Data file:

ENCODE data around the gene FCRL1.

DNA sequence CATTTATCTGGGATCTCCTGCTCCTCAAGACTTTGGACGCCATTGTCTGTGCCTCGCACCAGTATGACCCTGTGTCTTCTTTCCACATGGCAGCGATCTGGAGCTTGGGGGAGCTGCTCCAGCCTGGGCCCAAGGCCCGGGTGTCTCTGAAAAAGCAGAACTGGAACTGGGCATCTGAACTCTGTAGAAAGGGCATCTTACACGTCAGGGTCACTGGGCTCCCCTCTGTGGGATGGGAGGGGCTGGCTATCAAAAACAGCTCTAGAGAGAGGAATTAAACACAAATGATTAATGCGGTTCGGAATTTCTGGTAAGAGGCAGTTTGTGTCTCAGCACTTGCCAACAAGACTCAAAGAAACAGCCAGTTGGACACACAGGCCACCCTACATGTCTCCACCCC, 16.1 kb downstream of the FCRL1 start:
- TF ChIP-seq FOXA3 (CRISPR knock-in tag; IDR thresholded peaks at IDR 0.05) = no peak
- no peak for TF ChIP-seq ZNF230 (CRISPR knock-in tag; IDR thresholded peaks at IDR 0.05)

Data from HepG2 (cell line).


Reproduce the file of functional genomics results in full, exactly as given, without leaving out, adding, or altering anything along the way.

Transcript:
ENCODE data around the gene FCRL1.

DNA sequence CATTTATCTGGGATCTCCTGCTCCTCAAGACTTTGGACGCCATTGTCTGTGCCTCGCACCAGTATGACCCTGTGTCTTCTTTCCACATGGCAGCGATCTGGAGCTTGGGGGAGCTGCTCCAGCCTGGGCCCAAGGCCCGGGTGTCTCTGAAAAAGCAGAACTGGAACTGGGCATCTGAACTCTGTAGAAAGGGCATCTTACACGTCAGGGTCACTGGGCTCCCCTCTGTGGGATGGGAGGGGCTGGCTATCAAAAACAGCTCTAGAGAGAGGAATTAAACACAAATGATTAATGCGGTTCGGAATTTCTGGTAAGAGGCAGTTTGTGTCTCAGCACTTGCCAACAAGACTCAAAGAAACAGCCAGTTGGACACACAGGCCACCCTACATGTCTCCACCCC, 16.1 kb downstream of the FCRL1 start:
- TF ChIP-seq FOXA3 (CRISPR knock-in tag; IDR thresholded peaks at IDR 0.05) = no peak
- no peak for TF ChIP-seq ZNF230 (CRISPR knock-in tag; IDR thresholded peaks at IDR 0.05)

Data from HepG2 (cell line).